Centre of the Continent

Thoughts from the middle of North America

The NHL Comes Home to Winnipeg

“Hockey in Canada has never been stronger …”

– Gary Bettman, NHL Commissioner

Winnipeg NHL Announcement 2011-05-31 - c. E R A Brohm

After years of waiting and weeks of genuine anticipation, the NHL is back in Manitoba’s capital. Mark Chipman of True North Sports and Entertainment made the announcement along side Gary Bettman at the MTS Centre at 11:22 Central time this morning. This is the moment that big league hockey finally returned to the starving Winnipeg market. The party was planned at the Forks and this this morning, the event team went into overdrive. DJ’s, live music and video screens to broadcast the official word were in place in time for the announcement.

The 15-season Manitoba Moose will be staying put for now although there are as yet unconfirmed rumours that the successful American Hockey League team and farm team of the Vancouver Canucks may be headed to St. Johns, Newfoundland. As the AHL’s Winnipeg future may be uncertain, the only controversy surrounding the the NHL’s return is what the new team will be called. The hearts of the city of course lie with “Jets” but business and marketing gurus have suggested a change — new era, new team, new name. Will the name matter? If there is a new name, I foresee the stands filled with Jets jerseys for the first few seasons. Any new team will have to earn a place on the fan’s backs.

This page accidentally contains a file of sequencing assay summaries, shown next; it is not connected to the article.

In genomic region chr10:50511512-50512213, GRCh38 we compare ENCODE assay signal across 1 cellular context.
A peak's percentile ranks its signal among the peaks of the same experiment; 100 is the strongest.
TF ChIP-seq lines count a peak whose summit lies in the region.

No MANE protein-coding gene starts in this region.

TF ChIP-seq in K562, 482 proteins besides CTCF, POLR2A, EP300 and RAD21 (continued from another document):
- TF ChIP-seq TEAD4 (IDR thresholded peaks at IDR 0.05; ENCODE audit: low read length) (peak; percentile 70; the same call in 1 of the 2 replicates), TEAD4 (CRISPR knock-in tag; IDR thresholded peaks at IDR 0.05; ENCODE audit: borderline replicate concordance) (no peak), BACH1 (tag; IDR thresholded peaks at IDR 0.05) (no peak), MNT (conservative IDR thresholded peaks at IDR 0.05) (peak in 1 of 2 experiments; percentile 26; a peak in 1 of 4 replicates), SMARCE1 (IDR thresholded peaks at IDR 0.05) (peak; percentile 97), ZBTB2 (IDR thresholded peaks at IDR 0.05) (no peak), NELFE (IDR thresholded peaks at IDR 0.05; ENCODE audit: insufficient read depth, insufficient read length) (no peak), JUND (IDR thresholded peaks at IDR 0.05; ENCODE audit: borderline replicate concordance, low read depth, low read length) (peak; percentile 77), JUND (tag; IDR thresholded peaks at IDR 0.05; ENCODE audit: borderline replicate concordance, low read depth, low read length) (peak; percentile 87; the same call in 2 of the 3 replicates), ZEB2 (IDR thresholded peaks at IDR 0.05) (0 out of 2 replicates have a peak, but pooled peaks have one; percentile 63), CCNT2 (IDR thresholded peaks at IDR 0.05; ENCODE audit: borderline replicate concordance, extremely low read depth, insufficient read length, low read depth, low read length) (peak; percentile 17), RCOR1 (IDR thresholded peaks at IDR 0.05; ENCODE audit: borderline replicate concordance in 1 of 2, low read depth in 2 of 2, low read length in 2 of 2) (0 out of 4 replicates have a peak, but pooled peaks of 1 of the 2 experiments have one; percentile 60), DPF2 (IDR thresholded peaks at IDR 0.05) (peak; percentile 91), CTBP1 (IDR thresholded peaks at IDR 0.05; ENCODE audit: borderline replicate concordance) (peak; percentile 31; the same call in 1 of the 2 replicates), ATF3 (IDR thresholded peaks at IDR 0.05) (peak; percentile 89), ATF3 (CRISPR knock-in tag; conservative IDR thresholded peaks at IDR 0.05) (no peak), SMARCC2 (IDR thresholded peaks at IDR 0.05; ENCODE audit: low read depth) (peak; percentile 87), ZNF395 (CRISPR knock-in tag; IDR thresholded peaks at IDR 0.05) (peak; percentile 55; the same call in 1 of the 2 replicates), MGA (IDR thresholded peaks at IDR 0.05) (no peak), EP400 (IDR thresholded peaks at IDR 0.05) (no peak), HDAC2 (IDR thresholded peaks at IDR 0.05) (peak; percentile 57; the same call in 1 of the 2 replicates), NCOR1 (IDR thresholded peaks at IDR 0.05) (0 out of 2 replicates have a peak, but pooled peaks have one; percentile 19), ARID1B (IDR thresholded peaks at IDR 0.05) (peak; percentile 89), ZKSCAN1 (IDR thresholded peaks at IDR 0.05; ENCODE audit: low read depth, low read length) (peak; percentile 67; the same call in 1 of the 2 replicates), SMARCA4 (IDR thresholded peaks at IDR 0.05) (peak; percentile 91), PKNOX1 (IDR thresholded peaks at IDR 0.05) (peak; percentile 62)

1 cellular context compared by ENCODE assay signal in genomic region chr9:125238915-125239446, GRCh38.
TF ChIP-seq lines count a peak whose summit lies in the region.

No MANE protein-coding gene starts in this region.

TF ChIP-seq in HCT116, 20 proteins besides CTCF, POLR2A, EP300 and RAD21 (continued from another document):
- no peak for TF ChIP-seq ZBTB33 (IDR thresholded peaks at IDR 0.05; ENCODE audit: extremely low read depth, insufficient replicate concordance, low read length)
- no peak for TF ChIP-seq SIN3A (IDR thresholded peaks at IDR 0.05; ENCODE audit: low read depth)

Organizers are planning to sell seats from $39 – $129 and the drive to sell 13,000 season tickets will start immediately. Is Winnipeg willing to shell out NHL prices to see hockey? Yes they are. As I overheard one fan, “The worst seats (in the MTS Centre) are still better then some of the best seats in the old Winnipeg Arena.” More importantly, Winnipeg and Manitoba faired better through the recent recession then most and actually continued to to see some growth. Development in the downtown core has been unprecedented and there is finally a credible long term plan for it to continue. This is a welcome change from the single-project miracles that by themselves had no hope of stemming the decay.

The rebuilding of Winnipeg’s street cred as a sports-friendly city began almost as the dust was settling from the loss of the Jets in 1996. The creation of the Manitoba Moose in that same year and the Pan Am games the next proved that not only could we support sports, we could do it after taking a huge hit to our psyche.

What’s next for professional sports in our city?  Major League Soccer perhaps? Bring back the Fury I say, the more the merrier.


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